"You were there. You tell me."
Well, OK. He was right. I did know how it was different. At least intrinsically. I just wanted to know why it was different, but I was suddenly doubtful that Jet could tell me. I think there was a lot of stuff even those two didn't know about each other in those days.
"You know," I hazarded after a few minutes. "I'm in now."
"What do you mean?" Jet said through a yawn.
"I mean I'm in. In this little boy's club of yours. I helped drag his butt to a mob doctor, I ruined an outfit with his blood, and I saw a whole lot of shit that I could have frankly done without. That's it now. I'm one of you. You can't act like you're ready to throw me off every two seconds ‘cause I just did my time."
Jet seemed to consider this, which I didn't really expect. "You really want in that badly?" he asked after a time.
"It's not a matter of want, Jet. I don't wake up every morning thinking, Gee. I hope my day goes exactly like this. It's a matter of need. I need money. I need food. I need shelter."
"You need to get a job," he snapped. I imagined he sounded a lot like my father. It sounded like something a father would say, and they all probably sound the same.
"Tried that. Didn't work out. And you?"
He looked like he wanted to hit me, which, I came to learn, meant I had a point. He obviously chose this life over gainful employment himself. "All right," he threw his hands up in defeat. "You're in. But you're in the same way Spike is in, which means you can still be out on my say so."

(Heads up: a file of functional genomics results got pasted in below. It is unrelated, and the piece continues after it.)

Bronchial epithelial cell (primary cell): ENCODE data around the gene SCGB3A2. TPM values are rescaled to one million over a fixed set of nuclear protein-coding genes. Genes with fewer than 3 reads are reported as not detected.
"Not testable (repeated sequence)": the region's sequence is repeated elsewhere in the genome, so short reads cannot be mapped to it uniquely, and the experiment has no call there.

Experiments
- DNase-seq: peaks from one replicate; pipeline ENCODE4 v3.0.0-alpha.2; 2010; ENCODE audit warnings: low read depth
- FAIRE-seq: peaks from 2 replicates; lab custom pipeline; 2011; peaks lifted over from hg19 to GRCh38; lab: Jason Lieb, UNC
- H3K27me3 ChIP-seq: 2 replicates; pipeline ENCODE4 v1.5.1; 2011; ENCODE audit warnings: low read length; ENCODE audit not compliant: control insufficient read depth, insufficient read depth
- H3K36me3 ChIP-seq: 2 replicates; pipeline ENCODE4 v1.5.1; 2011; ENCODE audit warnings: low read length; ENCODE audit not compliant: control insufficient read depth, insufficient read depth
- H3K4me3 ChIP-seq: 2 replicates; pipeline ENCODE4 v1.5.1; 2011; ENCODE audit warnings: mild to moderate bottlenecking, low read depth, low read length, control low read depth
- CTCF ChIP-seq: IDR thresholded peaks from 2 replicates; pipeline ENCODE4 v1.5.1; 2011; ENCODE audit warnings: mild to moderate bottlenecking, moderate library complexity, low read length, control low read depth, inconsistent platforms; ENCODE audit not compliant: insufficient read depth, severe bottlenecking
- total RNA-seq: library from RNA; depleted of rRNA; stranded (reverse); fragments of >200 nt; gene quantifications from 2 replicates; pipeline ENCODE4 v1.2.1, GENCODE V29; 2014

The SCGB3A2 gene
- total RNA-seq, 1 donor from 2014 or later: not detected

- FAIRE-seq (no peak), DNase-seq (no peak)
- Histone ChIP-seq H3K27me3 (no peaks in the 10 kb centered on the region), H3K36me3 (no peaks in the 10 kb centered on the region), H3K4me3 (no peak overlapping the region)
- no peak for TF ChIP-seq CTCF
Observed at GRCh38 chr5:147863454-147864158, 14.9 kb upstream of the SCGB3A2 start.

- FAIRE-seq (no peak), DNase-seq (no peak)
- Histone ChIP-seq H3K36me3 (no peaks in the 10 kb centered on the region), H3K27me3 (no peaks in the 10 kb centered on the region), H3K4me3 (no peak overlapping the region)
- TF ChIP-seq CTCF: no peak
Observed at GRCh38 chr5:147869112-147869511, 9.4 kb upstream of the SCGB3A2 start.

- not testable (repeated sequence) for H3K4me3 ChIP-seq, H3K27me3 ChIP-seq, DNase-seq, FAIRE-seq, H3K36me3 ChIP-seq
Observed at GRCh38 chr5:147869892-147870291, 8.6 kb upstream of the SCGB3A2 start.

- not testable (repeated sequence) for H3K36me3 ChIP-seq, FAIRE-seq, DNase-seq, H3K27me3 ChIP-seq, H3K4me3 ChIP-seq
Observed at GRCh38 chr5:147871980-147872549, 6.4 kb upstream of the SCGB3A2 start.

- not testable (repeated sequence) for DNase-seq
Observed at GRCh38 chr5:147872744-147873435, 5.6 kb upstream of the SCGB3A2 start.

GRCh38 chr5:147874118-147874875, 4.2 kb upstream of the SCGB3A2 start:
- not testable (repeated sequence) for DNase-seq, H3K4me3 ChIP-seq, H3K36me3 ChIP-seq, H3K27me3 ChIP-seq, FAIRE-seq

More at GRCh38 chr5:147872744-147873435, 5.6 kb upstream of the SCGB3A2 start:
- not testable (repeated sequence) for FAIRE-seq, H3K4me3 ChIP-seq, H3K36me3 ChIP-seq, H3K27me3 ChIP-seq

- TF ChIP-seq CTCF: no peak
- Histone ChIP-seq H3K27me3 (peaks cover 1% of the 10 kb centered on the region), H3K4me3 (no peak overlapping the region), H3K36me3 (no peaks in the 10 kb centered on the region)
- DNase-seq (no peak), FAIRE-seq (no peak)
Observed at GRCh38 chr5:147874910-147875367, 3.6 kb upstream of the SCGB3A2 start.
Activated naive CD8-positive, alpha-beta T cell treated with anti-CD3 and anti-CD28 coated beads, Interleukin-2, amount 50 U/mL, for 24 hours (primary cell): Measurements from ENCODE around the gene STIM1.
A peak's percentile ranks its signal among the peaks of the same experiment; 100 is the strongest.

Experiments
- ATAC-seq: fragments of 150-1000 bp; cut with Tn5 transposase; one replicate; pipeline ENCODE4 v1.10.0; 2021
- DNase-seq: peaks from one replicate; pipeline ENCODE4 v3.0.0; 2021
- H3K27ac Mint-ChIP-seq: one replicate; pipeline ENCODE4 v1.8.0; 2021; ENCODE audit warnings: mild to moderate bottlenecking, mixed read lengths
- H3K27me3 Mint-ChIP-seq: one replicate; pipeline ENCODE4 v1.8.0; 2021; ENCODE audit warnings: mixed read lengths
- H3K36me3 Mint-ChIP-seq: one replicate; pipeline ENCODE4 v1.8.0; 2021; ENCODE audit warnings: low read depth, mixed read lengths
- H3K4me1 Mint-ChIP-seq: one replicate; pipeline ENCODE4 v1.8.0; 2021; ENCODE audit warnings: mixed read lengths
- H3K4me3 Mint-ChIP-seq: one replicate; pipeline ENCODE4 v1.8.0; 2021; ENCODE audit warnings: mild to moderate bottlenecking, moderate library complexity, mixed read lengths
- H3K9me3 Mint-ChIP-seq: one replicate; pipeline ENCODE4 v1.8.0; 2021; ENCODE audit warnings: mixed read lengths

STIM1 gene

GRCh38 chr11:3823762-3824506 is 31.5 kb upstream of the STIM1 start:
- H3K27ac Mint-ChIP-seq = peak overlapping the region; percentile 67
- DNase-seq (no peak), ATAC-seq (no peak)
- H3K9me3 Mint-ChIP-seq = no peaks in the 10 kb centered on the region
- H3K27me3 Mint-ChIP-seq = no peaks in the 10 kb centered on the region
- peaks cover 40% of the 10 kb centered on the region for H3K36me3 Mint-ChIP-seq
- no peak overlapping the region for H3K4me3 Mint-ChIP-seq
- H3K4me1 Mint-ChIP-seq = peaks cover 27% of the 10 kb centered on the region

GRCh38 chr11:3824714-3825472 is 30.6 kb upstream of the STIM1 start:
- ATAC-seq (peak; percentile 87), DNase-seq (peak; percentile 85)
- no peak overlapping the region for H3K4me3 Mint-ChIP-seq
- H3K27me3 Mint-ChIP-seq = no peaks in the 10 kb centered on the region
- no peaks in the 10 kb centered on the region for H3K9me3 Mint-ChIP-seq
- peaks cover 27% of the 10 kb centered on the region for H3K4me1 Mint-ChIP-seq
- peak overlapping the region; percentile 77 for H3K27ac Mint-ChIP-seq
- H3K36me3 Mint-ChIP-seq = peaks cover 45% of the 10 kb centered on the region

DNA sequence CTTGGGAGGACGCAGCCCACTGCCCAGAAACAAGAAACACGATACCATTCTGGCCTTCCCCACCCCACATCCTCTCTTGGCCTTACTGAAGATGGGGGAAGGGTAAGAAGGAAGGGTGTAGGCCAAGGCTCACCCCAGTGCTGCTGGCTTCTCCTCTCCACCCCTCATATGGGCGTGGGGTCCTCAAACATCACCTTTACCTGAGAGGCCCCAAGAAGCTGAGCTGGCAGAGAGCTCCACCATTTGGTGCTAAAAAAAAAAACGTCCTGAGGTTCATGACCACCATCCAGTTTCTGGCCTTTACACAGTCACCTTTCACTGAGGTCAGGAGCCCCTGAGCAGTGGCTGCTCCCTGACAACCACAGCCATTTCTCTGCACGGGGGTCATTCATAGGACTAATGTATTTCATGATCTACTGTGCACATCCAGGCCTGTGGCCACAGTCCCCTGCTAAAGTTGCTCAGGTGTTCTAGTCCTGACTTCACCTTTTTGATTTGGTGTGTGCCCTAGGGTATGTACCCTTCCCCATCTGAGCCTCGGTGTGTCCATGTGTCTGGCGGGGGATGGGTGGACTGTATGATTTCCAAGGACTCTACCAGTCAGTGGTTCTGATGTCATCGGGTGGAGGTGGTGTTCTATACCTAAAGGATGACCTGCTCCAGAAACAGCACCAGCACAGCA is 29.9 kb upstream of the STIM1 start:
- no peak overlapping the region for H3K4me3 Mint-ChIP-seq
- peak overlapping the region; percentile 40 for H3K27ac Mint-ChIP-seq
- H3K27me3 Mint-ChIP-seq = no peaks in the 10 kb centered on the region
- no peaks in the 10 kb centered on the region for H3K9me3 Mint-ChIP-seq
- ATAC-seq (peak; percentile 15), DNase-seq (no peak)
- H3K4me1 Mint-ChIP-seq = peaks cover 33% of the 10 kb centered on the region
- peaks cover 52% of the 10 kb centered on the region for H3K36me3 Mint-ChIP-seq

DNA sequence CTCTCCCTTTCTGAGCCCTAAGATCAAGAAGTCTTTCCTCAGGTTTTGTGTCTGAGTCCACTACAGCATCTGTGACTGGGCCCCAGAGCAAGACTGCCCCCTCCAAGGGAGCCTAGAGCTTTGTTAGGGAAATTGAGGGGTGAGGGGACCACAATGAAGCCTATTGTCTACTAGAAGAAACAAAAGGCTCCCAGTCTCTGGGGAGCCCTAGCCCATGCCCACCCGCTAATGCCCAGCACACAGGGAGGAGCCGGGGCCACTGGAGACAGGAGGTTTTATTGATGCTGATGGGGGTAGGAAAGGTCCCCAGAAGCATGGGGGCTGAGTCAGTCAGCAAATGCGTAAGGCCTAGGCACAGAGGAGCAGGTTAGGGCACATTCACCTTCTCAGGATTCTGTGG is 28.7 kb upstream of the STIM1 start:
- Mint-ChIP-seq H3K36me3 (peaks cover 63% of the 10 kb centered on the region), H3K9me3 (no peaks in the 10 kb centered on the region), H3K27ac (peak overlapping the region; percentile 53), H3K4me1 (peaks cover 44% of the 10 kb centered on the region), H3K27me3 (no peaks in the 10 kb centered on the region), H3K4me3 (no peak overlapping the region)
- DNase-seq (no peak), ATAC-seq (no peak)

In a rare moment of restraint, I decided not to say what I was thinking at that instant. And what I was thinking was, if that boy is still in after tonight, he ain't ever going to be out. But I didn't want to draw attention to that since it wouldn't really be beneficial to me. So instead I just nodded, and we waited out the rest of the time in silence until we were summoned to pick up a very mummified and still unconscious Spike.
It took Spike about three full days to wake up and it took me about three full seconds to hit him. As rough and tumble as I can be sometimes, I think he is the only person in the universe who can move me to beat an invalid. And he can do it instantly. To this day, there has never been another who can invoke utter rage in me as easily as flipping a light switch.